Today, the people of Switzerland voted in a public referendum to ban the construction of minarets in their country. Yes, the Swiss, those bastions of neutrality and tolerance, have made it illegal to top a mosque with its traditional prayer tower. As argued by the political parties behind its promotion, this step was necessary in order to lessen the influence of Islam on Swiss culture. I know, right? WTF? I couldn’t believe it. And check out their charming campaign poster:
Those don’t look like bombs at all, and the whole poster definitely doesn’t play on sensationalist fears…
Well, the New York Times wrote a predictably sympathetic piece that includes some intelligently outraged quotes from prominent Muslims and certain members of the Swiss government. It paints the decision as a step backwards in the global progression towards religious tolerance and freedom. That article was published online today, and I generally agree with its sentiment.
Also published today, completely unrelated, is another piece, this one by Glenn Greenwald of Salon.com, detailing the history of Thomas Friedman’s slightly less sympathetic collection of columns in the New York Times on the issues of Muslims and their freedoms. It’s worth reading if, like me, you’ve never taken Friedman seriously enough to discover how much of a zealot he was during the Bush administration and how much of that zealotry remains today. I thought he was a pop-science-environmentally-friendly-Dr-Phil lookalike. Whoops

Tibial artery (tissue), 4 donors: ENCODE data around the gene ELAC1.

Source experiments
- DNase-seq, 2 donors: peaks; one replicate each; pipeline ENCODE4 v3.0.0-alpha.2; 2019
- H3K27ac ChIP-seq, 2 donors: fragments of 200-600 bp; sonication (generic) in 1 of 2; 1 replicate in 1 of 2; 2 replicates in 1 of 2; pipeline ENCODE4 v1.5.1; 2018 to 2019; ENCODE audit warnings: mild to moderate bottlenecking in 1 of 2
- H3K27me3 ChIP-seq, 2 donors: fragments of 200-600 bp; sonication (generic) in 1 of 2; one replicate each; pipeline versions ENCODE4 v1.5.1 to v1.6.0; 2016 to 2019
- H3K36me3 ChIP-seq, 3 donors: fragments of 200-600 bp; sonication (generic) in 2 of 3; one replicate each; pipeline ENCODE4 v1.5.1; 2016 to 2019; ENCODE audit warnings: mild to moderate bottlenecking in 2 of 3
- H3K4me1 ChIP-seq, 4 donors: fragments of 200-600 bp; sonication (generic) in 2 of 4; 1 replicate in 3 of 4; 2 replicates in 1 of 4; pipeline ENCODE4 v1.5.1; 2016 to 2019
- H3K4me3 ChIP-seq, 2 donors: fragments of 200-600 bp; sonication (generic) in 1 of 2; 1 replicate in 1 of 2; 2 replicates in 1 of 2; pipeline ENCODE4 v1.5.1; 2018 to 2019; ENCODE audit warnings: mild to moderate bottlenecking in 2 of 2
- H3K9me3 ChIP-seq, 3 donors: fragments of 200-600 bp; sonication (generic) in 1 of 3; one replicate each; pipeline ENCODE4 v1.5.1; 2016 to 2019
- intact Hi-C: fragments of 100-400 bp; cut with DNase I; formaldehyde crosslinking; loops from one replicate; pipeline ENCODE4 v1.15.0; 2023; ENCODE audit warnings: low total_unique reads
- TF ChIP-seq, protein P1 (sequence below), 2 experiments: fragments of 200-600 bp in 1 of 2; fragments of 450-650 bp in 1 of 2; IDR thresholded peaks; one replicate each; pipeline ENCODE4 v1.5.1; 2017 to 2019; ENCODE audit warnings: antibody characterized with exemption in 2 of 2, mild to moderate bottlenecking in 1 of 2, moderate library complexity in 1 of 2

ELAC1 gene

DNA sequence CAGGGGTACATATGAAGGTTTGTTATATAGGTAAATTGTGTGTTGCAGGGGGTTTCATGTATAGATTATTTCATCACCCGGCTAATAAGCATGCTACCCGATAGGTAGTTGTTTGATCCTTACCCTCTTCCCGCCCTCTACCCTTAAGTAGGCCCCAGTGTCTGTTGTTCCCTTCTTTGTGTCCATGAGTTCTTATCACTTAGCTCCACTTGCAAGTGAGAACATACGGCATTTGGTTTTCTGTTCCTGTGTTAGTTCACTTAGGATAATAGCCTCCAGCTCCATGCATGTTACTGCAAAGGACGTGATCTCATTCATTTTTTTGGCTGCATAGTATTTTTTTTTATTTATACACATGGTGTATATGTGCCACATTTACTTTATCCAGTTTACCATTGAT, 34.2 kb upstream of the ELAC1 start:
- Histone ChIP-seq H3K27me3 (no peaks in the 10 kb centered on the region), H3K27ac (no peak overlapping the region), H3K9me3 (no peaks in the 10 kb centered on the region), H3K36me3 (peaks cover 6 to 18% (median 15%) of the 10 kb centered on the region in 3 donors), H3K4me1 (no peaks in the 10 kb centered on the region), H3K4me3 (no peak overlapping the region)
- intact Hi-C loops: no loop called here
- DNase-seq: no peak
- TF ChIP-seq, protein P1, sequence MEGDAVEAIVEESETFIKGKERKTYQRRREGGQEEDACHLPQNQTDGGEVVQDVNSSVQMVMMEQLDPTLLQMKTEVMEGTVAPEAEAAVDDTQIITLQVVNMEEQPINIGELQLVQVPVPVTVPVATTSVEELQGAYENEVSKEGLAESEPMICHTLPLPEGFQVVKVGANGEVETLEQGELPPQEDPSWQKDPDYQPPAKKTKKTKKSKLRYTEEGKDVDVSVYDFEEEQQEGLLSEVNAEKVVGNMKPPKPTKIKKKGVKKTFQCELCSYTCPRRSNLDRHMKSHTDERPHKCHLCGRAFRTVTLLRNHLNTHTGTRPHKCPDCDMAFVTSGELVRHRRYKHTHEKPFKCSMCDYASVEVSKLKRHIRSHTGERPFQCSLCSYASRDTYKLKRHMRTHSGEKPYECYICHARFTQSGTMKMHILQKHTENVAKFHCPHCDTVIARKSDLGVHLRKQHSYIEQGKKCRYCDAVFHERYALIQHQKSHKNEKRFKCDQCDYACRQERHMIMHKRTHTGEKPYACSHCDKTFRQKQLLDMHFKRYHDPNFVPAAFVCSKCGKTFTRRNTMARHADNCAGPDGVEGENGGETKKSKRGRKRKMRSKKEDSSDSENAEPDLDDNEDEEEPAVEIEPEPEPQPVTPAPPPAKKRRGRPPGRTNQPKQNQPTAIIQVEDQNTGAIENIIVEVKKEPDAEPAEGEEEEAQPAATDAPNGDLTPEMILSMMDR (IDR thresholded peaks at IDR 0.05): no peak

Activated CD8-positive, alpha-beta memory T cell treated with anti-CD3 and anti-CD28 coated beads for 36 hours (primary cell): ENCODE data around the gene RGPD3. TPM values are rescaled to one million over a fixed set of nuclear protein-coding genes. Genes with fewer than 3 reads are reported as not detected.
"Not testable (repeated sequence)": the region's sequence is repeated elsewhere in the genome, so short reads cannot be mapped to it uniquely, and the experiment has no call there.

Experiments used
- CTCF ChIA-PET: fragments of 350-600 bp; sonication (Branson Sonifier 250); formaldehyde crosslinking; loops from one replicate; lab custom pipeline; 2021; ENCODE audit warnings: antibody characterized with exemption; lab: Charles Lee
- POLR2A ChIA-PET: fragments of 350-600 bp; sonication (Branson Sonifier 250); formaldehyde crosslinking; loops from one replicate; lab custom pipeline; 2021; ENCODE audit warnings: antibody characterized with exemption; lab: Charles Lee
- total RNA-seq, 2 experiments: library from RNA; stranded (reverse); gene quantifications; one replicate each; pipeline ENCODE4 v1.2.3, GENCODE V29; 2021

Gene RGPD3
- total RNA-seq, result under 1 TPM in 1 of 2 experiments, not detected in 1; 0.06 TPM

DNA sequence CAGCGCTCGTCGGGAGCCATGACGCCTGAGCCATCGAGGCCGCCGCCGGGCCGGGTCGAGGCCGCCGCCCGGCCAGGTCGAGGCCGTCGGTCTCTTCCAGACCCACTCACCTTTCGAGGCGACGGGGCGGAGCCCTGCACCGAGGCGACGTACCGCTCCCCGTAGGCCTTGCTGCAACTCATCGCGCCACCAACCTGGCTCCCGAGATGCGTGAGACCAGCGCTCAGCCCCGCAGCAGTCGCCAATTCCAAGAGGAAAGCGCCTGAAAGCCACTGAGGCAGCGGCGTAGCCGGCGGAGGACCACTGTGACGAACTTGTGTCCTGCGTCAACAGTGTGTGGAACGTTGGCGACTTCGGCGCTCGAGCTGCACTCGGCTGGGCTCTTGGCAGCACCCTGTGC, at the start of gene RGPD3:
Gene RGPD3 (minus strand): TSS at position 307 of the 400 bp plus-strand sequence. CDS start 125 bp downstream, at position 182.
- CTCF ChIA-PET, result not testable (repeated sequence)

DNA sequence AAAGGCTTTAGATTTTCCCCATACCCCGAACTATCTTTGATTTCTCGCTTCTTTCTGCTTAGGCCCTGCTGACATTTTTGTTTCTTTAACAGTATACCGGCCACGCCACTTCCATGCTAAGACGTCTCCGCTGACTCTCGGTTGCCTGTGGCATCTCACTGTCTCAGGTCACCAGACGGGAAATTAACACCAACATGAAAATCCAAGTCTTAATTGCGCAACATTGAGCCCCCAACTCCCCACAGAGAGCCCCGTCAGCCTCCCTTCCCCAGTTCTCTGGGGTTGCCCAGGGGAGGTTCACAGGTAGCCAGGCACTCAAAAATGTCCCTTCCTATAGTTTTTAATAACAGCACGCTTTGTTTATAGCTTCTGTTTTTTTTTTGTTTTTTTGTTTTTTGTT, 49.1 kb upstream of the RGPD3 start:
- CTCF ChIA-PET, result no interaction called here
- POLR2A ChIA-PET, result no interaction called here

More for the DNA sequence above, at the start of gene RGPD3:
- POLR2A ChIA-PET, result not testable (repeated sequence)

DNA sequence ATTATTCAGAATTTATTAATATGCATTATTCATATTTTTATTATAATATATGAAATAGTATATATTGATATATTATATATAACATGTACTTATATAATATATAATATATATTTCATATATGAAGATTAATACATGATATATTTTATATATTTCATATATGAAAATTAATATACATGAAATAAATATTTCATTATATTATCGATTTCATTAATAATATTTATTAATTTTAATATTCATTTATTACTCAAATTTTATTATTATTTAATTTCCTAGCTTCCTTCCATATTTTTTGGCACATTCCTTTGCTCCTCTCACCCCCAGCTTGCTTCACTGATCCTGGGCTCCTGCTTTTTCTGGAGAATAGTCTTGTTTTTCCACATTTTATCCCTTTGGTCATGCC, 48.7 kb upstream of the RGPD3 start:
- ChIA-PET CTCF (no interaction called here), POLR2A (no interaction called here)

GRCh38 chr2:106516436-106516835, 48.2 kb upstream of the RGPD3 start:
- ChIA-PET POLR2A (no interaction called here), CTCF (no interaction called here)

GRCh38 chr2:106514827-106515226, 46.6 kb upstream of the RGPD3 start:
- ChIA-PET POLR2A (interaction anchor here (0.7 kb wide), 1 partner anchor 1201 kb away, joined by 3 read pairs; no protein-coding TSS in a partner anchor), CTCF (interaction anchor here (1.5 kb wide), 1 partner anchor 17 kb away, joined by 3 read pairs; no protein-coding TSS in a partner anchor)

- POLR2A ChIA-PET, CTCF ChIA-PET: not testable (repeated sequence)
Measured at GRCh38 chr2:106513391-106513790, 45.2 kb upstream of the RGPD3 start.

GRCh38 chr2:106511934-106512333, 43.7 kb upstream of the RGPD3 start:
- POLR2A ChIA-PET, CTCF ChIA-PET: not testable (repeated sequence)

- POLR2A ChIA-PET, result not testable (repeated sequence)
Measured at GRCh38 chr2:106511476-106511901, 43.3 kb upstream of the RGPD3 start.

I don’t really have much of a thesis to present here or a point to make… I was just surprised to learn these off-putting facts about such a famous journalist and foreign policy expert (Friedman, that is) and wanted to share them. Also, while I make it no secret that I am in favor of a lessening of religious influence on American culture, this vote in Switzerland depresses me, the same way it would if they had outlawed crosses on top of churches (so don’t think I just pick on the American religious right because they’re such easy targets!). The coincidence of reading these different articles left me confused, and wanting to hear other people’s perspectives on them, so please let me know what you think.
Furthermore, some of the comments on the Times article make me uneasy- people saying that this seemingly anti-freedom movement is actually a victory for women and homosexuals and other groups that are oppressed by most branches of Islam. Lessen oppression by oppressing others? That doesn’t seem to add up properly, yet the concern about the “Islamicazation” of Europe seems to be growing and is not necessarily appropriately ignored.
I’ll leave it at this: it makes me uneasy.